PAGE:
How is CBD regulated in France?
CBD trademarks in France

In France, the rise in popularity of cannabidiol (CBD) is relatively recent, unlike in some other European countries. In the past two years, many shops offering CBD and CBD-based products for sale have opened their doors in France, despite the regulation thereof still being uncertain.

How is CBD regulated in France?

In December 2021, a decree was issued in France that effectively banned the marketing of raw CBD flowers and leaves. Only hemp seeds and fibres as well as products derived from flowers and leaves are allowed. Traders in the CBD sector that were already marketing such products urgently challenged the ban, resulting in a provisional suspension by the Council of State. The judge hearing the application considered that were serious doubts about the legality of the measure because of its disproportionate nature. Traders in the sector are waiting for the Council of State to rule definitively on the legality of the contested order.

CBD trademarks in France

Even though some uncertainties remain regarding the marketing of CBD leaves and flowers, many brands are flourishing in the register of French brands. Brands should consider the relevant provisions of the Intellectual Property Code to ensure that their trademarks are admissible.

Article L. 711-2(7) of the Intellectual Property Code provides that "a trademark contrary to public policy or the use of which is legally prohibited" may not be validly registered, and if registered, may be declared null and void. Trademarks inciting the consumption of illicit substances may thus be refused registration or, alternatively, declared null and void. It is therefore advisable to avoid referring to narcotic substances prohibited in France.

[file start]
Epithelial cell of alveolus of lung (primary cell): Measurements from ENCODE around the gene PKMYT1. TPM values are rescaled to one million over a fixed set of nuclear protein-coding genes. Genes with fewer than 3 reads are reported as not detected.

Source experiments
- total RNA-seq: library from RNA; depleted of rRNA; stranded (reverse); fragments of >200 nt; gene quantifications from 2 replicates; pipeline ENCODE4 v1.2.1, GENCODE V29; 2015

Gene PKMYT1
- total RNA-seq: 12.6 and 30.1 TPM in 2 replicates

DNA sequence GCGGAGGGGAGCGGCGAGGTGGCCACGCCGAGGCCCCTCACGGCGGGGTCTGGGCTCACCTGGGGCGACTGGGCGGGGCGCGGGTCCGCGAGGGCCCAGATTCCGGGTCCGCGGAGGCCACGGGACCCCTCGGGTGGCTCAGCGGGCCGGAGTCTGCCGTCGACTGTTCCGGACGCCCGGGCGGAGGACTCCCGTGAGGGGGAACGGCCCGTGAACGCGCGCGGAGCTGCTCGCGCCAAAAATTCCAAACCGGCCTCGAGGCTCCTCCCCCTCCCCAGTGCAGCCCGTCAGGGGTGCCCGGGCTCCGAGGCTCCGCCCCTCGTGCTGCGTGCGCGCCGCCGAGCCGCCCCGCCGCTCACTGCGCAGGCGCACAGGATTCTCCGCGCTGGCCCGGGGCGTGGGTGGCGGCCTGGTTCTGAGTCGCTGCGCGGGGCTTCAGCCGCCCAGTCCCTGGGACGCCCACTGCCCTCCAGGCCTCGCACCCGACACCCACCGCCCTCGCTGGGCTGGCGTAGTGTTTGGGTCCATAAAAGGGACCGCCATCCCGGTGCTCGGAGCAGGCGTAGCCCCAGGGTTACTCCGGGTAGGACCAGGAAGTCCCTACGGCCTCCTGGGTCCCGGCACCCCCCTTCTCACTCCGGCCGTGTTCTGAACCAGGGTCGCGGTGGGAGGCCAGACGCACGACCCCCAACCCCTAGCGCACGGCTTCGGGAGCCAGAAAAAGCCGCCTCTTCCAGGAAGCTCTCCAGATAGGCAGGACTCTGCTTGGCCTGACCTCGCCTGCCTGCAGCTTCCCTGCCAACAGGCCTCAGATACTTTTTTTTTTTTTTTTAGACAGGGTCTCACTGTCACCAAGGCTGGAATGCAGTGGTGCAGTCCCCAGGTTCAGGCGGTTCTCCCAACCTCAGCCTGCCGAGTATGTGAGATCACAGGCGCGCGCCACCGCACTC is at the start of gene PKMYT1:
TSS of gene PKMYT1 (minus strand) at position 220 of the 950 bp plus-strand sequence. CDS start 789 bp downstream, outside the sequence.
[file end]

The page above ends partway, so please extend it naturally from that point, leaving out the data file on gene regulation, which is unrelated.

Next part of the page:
According to French case law, trademarks referring to cannabis through text will be rejected. This includes, for example:


In addition, the representation of the hemp leaf may be the subject of an objection by the National Institute of Intellectual Property. Indeed, according to the judges, this kind of sign is likely to give rise to the belief in the mind of the moderately wise consumer that the consumption of hemp as a psychotropic substance is no longer prohibited in France. Examples of rejected trademarks are shown in Figures 1 and 2.

Figure 1

Figure 2

However, marks incorporating the representation of a stylised hemp leaf, accompanied by other elements, would be accepted.

For further information on this topic please contact Melissa Quéron at INLEX IP Expertise by telephone (+33 1 56 59 70 90) or email ([email protected]). The INLEX IP Expertise website can be accessed at